Sunday, September 18, 2011

Excavate, Evaluate, Evolve

“To expose, to view by or as if by digging away a covering” 
 “To find the value or worth” 
“An unfolding process of development or change”
                                                                                 Provided by Webster’s Dictionary

      How many times in your life have you questioned why you’ve done something, made the choices you’ve made, or ended up in the situation you’re in?  How many times have you considered options along your path? Or have you felt like you had no choices, and that’s why you’ve ended up where you are? How many times have you continued doing the same things the same way even though you keep getting the same results; ones you don’t particularly want or desire?

     If this sounds like you, believe me you are not alone.  It isn’t easy to be constantly vigilant to every behavior, thought or action you engage in on a daily basis. But if you find that you aren’t getting what you want out of your life, in every aspect, it may be time to excavate, evaluate, and evolve.

    When I came out of my drug induced coma, fourteen years ago, I found myself in a newly altered body. I was alive and obviously victorious over the microscopic battle which had taken place on a physiological battle ground. The bacterial infection lost, but the collateral damage was high. I left my world as I had known it—whole, with no missing parts. I emerged in my new world, un-whole, missing three limbs and the left half of my chest. To say that I was in despair, frightened, and confused would be an understatement. Even though I knew I was going to live, I just didn’t know what that life was going to look like—how I was going to accomplish anything with the ravaged body which was now...mine.

     I began the excavation process very early on in my recovery, and started to dig deep within myself to uncover what I needed just to get through each day. What I found first and foremost was gratefulness for having a life, and the willingness to live it despite how it looked. Two enormously helpful tools were uncovered, “gratitude” and “courage”, and they paved the way for my complete recovery—my completeness in an incomplete body.

     With gratitude and courage under my belt, I began to evaluate my life—what was I worth and who was going to want me.  If I told you that the phrase “damaged merchandise” didn’t enter my mind, I’d be lying to you.  But as I began to really take charge of what I had left to manage, and how I was going to manage it, I found strength, and flexibility. I came to understand that the more I tried to force my new situation into my old life I was constantly reminded that I didn’t fit.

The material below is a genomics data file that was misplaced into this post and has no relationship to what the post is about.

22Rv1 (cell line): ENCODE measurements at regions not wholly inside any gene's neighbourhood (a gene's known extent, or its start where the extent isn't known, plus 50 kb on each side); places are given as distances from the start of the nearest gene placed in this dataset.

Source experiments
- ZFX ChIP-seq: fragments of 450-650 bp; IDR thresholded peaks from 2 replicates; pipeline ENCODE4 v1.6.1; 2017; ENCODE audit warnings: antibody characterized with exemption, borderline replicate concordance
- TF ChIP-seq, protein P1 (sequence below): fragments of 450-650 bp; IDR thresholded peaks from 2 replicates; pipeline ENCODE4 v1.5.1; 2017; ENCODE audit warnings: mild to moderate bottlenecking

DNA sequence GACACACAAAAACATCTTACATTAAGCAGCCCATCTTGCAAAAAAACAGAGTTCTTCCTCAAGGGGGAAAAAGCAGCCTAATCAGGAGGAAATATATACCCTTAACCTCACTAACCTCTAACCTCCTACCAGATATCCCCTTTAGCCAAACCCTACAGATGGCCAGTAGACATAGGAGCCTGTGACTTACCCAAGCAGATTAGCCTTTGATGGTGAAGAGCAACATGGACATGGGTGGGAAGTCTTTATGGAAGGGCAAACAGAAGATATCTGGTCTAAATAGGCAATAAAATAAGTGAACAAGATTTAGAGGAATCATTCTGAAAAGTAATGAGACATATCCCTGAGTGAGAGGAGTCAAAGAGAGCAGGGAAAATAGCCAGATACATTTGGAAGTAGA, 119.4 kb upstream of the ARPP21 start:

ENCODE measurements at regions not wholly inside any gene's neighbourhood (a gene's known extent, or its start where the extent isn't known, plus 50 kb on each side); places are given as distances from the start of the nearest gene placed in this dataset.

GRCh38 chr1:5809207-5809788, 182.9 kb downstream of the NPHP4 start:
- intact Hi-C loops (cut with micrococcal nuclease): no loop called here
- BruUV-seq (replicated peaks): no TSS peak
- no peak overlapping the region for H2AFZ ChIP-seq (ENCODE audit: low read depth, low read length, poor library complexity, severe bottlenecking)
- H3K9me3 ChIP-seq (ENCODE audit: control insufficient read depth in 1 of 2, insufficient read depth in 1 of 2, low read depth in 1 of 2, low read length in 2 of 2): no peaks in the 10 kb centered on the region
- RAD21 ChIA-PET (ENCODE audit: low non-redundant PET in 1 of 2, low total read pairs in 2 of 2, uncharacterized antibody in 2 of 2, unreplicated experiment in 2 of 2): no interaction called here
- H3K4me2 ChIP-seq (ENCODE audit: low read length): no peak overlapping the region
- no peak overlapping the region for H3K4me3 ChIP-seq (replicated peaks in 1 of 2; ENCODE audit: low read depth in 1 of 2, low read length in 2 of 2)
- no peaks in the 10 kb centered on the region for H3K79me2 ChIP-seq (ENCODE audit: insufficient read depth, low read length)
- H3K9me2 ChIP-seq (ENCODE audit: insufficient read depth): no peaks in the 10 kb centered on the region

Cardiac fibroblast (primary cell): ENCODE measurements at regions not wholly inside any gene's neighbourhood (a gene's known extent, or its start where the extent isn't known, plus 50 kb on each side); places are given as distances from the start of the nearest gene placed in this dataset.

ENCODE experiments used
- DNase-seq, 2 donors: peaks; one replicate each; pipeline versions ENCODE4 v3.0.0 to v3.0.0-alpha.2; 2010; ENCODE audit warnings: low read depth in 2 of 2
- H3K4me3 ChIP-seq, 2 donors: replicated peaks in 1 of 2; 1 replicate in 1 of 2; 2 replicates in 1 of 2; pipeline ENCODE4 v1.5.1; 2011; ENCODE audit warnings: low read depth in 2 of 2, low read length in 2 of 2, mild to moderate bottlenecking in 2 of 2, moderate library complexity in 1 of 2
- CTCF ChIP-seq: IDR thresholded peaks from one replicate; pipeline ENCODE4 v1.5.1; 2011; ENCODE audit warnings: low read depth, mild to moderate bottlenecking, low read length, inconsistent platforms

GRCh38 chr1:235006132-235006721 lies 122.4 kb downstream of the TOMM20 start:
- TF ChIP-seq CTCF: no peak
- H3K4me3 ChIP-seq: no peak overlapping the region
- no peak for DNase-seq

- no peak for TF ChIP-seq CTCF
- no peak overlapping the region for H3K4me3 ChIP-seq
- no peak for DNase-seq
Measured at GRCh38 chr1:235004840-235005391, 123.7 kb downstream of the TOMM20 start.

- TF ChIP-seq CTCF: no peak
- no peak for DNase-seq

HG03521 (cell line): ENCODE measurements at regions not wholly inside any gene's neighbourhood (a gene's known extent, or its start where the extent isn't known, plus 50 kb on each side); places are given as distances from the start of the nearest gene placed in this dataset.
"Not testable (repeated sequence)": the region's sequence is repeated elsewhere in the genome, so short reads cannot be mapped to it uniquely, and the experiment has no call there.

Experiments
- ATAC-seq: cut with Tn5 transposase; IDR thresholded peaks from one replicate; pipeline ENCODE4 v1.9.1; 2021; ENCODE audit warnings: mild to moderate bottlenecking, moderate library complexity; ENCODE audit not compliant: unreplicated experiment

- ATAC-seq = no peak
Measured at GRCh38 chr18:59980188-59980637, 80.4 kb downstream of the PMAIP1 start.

I made the choice to quit pining away for a life I no longer fit into, and began to change; to evolve into a new way of living. I had to be strong, both physically and emotionally to embrace my physical changes, and I had to be flexible enough to twist and turn into my new body—to accept my in-completeness as completeness. 

     If I told you that all of this was accomplished within the first 6 months after my recovery, or even the first year, I’d be lying to you. Digging deep inside, considering what I’m made of, and changing my life has been a process. Just as evolution doesn’t happen instantly, self-evolution takes a life time.  

     I constantly dig deep, and excavate those things, those “treasures” that I need to get me through each and every day. And as I evaluate what I have found, more and more choices of where I want to be in my life and how I’m going to get there emerge.  Once I set my course, I begin the process of unfolding my life, developing my skills, and living my life as a survivor.

     When you are on the Survivor’s path, you must be willing to excavate—unearth the treasure inside you. You must be willing to evaluate how you are going to use your treasure to get you where you want to go.  And you must be willing to evolve—be ready to change… to unfold and not allow fear to get in the way of your forward motion. Finding the truth of who you are can be a painful process, but living in that truth is amazingly freeing, and gives you strength as well as flexibility. It gives you courage and a feeling of completeness—and that is what being a Survivor is all about.